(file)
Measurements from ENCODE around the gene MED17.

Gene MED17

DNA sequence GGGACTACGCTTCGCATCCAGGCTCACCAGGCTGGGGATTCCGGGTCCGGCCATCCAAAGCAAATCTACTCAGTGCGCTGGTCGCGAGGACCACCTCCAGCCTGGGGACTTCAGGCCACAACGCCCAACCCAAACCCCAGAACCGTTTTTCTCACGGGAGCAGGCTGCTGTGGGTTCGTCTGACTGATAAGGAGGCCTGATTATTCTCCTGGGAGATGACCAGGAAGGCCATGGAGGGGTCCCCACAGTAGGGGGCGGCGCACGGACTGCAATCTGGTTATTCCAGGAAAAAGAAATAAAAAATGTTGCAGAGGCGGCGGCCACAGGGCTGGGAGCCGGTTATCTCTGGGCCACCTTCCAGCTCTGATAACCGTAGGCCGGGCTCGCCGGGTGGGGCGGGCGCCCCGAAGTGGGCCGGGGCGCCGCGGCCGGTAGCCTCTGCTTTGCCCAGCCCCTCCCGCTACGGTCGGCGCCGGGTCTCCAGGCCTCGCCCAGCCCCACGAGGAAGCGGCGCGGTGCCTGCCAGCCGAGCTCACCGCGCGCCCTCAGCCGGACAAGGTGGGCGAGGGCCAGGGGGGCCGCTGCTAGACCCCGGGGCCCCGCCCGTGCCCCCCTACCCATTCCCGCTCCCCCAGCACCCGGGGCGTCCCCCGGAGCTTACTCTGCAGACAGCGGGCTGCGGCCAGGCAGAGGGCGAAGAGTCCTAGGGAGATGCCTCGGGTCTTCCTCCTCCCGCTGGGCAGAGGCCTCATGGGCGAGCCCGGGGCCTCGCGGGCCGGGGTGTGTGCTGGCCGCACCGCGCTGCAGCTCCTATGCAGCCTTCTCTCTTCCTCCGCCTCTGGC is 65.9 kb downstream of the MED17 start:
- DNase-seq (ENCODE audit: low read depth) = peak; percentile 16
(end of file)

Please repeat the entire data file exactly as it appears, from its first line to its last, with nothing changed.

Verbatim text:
Measurements from ENCODE around the gene MED17.

Gene MED17

DNA sequence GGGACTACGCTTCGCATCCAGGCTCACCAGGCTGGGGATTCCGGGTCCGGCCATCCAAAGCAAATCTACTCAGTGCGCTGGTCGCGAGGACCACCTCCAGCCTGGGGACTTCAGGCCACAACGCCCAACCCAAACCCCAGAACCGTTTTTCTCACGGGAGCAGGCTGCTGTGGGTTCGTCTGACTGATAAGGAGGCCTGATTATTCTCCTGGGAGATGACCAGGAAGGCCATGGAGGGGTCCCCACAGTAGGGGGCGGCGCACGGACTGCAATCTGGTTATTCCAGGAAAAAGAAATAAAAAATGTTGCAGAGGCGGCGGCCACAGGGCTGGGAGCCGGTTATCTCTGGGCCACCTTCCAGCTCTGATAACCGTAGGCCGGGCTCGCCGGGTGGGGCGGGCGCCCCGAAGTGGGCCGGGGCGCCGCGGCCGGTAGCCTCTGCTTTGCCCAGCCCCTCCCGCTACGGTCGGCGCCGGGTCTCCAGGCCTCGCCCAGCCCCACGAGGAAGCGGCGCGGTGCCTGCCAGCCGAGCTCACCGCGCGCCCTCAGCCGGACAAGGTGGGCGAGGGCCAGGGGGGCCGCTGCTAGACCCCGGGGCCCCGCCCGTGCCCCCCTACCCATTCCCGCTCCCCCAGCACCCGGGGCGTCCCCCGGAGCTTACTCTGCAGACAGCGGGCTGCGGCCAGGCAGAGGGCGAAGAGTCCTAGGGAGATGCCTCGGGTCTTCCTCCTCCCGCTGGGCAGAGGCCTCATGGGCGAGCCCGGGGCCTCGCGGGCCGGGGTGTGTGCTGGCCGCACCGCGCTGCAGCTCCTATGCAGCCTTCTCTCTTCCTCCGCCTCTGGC is 65.9 kb downstream of the MED17 start:
- DNase-seq (ENCODE audit: low read depth) = peak; percentile 16